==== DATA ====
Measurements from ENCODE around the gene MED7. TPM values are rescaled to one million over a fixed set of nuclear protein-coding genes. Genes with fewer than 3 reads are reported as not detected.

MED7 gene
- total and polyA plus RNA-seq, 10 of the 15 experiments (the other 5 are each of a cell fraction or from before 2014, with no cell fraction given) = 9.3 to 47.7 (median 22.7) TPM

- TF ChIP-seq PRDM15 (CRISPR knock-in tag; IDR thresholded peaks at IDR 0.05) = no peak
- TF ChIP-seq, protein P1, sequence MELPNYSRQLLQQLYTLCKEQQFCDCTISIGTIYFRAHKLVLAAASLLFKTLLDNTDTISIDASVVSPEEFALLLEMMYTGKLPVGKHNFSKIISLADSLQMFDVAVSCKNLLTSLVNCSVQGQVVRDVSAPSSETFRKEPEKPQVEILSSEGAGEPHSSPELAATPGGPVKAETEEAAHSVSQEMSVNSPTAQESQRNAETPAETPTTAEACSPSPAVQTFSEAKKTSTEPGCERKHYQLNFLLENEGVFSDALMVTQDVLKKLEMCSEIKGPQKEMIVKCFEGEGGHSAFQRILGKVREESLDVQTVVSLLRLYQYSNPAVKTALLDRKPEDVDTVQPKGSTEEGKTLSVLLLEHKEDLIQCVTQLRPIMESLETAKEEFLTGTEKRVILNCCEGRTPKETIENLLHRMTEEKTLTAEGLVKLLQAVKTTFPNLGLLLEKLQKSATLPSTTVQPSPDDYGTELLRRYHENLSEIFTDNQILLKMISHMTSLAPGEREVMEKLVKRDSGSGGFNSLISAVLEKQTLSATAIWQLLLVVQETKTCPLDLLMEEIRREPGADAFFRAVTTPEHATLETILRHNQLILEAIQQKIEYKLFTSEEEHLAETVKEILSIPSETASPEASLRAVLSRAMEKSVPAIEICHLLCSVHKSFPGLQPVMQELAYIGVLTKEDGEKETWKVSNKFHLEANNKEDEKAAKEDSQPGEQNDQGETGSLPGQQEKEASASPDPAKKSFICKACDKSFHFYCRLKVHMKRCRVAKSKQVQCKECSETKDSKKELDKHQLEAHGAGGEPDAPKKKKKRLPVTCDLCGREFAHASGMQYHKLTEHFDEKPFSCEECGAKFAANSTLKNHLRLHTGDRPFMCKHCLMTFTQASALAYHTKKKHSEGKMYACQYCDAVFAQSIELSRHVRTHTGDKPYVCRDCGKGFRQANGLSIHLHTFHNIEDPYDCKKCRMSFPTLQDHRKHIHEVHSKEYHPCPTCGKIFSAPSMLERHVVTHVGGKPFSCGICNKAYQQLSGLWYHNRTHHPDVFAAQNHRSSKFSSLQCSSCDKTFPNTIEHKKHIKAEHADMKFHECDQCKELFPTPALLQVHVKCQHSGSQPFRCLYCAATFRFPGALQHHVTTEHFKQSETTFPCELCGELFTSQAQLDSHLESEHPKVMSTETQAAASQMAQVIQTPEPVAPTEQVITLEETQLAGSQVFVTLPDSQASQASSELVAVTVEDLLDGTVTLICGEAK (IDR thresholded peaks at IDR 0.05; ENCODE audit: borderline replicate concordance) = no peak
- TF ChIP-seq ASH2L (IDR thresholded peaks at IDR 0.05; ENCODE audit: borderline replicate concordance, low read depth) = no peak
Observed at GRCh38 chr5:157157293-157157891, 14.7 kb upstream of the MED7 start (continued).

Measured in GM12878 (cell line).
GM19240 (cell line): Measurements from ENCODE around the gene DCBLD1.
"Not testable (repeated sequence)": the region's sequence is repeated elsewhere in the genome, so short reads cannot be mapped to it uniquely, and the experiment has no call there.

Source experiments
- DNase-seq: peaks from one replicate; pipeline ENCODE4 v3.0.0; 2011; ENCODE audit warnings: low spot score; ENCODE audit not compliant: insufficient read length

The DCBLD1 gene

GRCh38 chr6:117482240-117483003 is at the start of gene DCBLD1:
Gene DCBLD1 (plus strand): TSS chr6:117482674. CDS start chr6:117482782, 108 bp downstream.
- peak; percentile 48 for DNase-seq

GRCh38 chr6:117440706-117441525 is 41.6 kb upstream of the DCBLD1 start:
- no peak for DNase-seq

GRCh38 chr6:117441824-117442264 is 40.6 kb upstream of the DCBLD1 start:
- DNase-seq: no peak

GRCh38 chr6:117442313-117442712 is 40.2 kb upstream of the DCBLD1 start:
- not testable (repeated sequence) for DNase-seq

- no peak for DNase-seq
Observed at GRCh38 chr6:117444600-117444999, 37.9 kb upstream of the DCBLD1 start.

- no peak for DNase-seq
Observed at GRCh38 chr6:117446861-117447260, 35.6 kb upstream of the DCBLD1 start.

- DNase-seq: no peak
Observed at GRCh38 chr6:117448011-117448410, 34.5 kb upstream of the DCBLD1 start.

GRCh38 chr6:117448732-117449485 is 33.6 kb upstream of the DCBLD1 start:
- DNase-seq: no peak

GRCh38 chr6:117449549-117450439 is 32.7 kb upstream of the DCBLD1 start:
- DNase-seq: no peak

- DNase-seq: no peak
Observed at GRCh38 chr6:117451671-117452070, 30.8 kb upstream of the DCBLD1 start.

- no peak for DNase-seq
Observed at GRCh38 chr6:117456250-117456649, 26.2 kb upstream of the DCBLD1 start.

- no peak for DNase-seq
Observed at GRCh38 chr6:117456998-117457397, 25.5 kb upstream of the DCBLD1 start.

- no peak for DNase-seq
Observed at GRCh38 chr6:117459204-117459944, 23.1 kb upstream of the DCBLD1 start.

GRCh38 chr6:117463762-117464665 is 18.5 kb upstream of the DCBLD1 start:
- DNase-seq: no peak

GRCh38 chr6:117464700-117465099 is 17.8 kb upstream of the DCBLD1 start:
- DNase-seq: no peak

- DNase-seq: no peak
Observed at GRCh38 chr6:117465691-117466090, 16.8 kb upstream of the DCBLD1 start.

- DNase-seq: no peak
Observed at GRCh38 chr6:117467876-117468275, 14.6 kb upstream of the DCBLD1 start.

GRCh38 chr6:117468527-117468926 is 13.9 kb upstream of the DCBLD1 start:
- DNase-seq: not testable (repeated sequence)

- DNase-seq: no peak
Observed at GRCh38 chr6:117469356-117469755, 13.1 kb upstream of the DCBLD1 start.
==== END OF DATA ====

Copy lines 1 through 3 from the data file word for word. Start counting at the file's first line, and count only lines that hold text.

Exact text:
Measurements from ENCODE around the gene MED7. TPM values are rescaled to one million over a fixed set of nuclear protein-coding genes. Genes with fewer than 3 reads are reported as not detected.

MED7 gene
- total and polyA plus RNA-seq, 10 of the 15 experiments (the other 5 are each of a cell fraction or from before 2014, with no cell fraction given) = 9.3 to 47.7 (median 22.7) TPM